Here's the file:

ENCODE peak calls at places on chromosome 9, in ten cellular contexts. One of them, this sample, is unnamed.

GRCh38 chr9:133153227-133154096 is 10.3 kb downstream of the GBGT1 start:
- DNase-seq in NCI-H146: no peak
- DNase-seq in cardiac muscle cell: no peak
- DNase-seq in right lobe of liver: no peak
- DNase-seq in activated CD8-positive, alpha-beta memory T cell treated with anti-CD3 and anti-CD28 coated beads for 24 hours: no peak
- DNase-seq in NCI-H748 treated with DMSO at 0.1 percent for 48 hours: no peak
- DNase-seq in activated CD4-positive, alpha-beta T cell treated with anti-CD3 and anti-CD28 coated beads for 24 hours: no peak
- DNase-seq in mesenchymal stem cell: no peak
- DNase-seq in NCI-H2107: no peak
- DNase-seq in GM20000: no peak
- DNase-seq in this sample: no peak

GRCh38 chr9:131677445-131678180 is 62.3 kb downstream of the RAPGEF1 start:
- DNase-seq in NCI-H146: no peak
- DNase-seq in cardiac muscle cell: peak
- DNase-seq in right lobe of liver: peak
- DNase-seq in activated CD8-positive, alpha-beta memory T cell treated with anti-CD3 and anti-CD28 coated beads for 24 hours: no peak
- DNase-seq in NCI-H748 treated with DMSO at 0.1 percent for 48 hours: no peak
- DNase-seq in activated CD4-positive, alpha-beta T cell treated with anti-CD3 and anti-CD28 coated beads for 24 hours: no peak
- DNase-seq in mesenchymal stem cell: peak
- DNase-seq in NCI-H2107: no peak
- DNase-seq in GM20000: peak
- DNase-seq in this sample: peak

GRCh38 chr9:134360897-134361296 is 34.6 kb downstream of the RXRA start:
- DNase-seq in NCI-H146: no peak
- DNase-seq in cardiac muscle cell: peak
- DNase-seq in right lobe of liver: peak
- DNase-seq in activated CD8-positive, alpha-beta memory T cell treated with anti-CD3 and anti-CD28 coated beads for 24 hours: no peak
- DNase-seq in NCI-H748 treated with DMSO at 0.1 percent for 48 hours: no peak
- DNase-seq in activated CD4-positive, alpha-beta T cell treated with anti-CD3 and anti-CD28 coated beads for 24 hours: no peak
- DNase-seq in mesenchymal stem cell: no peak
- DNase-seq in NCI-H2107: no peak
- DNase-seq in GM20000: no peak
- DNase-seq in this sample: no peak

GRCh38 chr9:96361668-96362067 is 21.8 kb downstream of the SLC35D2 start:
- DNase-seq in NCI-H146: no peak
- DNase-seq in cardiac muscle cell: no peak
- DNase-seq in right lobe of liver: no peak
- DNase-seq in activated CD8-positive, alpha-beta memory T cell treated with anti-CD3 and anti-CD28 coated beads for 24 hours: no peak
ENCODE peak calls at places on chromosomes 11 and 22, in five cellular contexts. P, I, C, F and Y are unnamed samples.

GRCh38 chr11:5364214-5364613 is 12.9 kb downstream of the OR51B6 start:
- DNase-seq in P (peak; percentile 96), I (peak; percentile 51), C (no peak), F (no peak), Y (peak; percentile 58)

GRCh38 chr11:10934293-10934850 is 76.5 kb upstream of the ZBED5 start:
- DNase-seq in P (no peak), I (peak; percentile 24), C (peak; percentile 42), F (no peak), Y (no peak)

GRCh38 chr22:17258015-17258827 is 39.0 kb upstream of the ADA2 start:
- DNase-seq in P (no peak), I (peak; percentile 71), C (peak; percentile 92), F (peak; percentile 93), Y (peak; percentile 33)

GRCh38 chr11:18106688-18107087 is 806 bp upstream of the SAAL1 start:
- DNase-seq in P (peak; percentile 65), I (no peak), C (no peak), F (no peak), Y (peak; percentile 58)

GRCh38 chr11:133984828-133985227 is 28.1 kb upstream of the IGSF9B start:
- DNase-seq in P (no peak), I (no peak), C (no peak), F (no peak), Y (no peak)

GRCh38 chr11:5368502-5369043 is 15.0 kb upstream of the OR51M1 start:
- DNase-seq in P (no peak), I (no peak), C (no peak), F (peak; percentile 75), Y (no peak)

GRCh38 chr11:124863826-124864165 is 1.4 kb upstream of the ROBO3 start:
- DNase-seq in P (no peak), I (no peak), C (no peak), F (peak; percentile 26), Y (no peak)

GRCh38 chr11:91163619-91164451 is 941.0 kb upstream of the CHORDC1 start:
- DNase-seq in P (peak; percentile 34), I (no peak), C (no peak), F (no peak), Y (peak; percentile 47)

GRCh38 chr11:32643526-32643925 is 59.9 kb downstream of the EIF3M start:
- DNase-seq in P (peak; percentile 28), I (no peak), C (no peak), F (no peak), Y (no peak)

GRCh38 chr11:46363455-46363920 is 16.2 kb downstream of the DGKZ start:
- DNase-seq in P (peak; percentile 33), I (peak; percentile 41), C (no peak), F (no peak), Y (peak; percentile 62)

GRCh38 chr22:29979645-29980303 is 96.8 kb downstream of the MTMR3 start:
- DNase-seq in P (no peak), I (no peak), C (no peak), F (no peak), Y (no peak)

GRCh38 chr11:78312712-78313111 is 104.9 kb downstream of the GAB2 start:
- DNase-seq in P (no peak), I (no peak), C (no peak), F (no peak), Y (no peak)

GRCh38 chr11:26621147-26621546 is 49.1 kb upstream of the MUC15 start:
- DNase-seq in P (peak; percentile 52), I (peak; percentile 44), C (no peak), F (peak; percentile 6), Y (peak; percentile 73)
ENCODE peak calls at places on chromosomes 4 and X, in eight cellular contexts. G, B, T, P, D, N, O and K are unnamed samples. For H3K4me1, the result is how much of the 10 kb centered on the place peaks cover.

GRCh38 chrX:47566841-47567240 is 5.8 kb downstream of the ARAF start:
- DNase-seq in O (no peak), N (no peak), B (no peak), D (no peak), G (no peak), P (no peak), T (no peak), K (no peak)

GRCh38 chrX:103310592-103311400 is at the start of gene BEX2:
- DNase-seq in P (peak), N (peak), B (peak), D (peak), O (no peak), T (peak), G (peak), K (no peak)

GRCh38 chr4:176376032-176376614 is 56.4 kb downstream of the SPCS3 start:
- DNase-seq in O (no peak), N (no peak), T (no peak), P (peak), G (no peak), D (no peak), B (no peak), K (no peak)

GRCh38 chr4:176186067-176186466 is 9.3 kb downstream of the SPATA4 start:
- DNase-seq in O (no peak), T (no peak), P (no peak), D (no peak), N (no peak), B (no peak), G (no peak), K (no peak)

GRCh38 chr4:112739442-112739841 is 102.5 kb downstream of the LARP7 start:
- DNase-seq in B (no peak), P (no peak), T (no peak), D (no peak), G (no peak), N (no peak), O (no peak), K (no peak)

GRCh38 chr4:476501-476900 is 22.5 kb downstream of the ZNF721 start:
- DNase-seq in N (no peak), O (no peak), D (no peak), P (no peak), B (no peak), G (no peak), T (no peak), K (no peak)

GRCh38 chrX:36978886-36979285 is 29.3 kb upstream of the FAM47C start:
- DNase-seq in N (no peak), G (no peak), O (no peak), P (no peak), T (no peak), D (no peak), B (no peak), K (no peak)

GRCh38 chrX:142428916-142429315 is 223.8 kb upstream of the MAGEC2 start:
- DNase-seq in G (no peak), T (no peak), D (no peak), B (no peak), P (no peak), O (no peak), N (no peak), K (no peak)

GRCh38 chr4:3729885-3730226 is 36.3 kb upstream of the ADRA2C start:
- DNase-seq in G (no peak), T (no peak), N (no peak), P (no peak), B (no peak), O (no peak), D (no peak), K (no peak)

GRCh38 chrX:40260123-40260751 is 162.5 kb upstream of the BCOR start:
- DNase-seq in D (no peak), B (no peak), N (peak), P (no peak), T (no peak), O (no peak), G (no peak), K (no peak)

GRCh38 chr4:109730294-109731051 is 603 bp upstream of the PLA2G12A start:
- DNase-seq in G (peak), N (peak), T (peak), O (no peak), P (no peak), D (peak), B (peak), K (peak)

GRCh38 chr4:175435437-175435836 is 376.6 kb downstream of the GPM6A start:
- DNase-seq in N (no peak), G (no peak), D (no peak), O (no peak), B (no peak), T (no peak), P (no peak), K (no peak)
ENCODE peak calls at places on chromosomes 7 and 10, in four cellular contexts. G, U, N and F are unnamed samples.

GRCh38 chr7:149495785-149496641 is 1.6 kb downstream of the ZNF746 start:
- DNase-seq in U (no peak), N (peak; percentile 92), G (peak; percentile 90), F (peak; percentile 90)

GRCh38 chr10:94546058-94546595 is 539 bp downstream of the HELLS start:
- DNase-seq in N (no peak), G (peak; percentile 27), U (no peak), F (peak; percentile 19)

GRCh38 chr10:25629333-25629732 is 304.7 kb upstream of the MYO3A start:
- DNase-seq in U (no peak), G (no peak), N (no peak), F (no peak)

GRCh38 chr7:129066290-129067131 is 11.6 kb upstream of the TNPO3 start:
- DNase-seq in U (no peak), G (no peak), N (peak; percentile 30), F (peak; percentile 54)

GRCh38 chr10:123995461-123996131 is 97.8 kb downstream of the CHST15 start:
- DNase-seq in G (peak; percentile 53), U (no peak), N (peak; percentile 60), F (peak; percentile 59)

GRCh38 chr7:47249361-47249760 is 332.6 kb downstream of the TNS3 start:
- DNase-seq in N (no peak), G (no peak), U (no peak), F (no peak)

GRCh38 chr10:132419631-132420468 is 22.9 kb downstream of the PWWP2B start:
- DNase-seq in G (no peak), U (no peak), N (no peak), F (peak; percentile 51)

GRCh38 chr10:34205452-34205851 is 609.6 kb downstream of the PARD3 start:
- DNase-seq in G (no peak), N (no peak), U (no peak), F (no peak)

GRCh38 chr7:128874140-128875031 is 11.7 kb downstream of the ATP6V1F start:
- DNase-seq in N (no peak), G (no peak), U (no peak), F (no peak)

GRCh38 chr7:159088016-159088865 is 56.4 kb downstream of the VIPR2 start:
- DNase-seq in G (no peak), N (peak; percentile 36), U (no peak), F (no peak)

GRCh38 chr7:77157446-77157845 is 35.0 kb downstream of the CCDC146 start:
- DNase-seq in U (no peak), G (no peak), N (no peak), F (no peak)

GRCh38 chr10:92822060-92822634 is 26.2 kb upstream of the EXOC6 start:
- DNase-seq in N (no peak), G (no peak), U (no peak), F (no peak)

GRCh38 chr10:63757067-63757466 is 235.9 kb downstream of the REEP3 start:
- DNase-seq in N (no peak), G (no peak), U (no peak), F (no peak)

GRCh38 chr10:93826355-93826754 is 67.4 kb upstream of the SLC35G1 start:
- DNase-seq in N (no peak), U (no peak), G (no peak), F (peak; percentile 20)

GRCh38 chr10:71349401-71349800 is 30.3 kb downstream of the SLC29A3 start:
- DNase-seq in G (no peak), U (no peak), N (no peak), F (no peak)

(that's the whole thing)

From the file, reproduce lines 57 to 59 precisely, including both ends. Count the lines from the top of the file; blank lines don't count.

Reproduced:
GRCh38 chr11:32643526-32643925 is 59.9 kb downstream of the EIF3M start:
- DNase-seq in P (peak; percentile 28), I (no peak), C (no peak), F (no peak), Y (no peak)

GRCh38 chr11:46363455-46363920 is 16.2 kb downstream of the DGKZ start: